Brain imaging may help diagnose autism

Jan 08, 2010
A child reads instructions on a screen while seated with his head surrounded by the MEG's noninvasive magnetic detectors. Credit: The Children's Hospital of Philadelphia

Children with autism spectrum disorders (ASDs) process sound and language a fraction of a second slower than children without ASDs, and measuring magnetic signals that mark this delay may become a standardized way to diagnose autism.

Researchers at The Children’s Hospital of Philadelphia report their findings in an online article in the journal Autism Research, published today.

“More work needs to be done before this can become a standard tool, but this pattern of delayed may be refined into the first imaging biomarker for autism,” said study leader Timothy P.L. Roberts, Ph.D., vice chair of Radiology Research at Children’s Hospital.

ASDs are a group of childhood neurodevelopmental disorders that cause impairments in verbal communication, and behavior. ASDs are currently estimated to affect as many as one percent of U.S. children, according to a recent CDC report.

Like many neurodevelopmental disorders, in the absence of objective biological measurements, psychologists and other caregivers rely on clinical judgments such as observations of behavior to diagnose ASDs, often not until a child reaches school age. If researchers can develop imaging results into standardized diagnostic tests, they may be able to diagnose ASDs as early as infancy, permitting possible earlier intervention with treatments. They also may be able to differentiate types of ASDs (classic autism, Asperger’s syndrome or other types) in individual patients.

In the current study, Roberts and colleagues used magnetoencephalography (MEG), which detects magnetic fields in the brain, similar to the way electroencephalography (EEG) detects electrical fields. Using a helmet that surrounds the child’s head, the team presents a series of recorded beeps, vowels and sentences. As the child’s brain responds to each sound, noninvasive detectors in the MEG machine analyze the brain’s changing magnetic fields.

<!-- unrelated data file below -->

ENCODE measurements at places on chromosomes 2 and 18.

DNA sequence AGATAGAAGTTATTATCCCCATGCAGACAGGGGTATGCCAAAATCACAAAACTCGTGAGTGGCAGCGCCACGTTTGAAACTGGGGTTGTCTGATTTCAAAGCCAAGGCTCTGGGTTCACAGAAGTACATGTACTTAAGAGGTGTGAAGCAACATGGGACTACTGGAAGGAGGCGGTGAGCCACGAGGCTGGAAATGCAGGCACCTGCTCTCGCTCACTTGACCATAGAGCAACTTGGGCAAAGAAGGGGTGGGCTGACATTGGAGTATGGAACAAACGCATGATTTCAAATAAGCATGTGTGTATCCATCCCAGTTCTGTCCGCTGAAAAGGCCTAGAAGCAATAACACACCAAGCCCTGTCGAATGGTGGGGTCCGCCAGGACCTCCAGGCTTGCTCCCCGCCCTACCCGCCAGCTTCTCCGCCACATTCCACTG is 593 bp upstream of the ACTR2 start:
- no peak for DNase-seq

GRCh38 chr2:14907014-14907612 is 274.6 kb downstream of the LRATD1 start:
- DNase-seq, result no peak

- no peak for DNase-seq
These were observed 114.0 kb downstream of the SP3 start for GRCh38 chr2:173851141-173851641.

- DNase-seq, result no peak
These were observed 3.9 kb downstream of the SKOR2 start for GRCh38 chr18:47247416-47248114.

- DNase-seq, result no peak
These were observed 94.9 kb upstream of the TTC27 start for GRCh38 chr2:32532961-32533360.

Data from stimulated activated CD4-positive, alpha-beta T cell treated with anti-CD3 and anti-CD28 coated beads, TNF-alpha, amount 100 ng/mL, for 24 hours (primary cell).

The researchers compared 25 children with ASDs, having a mean age of 10 years, to 17 age-matched typically developing children. The children with ASDs had an average delay of 11 milliseconds (about 1/100 of a second) in their brain responses to sounds, compared to the control children. Among the group with ASDs, the delays were similar, whether or not the children had language impairments.

“This delayed response suggests that the auditory system may be slower to develop and mature in children with ASDs,” said Roberts. An 11-millisecond delay is brief, but it means, for instance, that a child with ASD, on hearing the word ‘elephant’ is still processing the ‘el’ sound while other children have moved on. The delays may cascade as a conversation progresses, and the child may lag behind typically developing peers.”

A 2009 study by Roberts and colleagues sheds light on how changes in brain anatomy may account for the delays in sound processing. The study team used MEG to analyze the development of white matter in the brains of 26 typically developing children and adolescents. Because white matter carries electrical signals in the brain, signaling speed improves when neurons are better protected with an insulating sheath of a membrane material called myelin.

In this previous study, the researchers showed that normal age-related development of greater myelination corresponds with faster auditory responses in the brain. “The delayed auditory response that we find in children with ASDs may reflect delayed white matter development in these children,” said Roberts.
Roberts says his team’s further studies will seek to refine their imaging techniques to determine that their is specific to ASDs, and will investigate other MEG patterns found in children with ASDs in addition to auditory delays.

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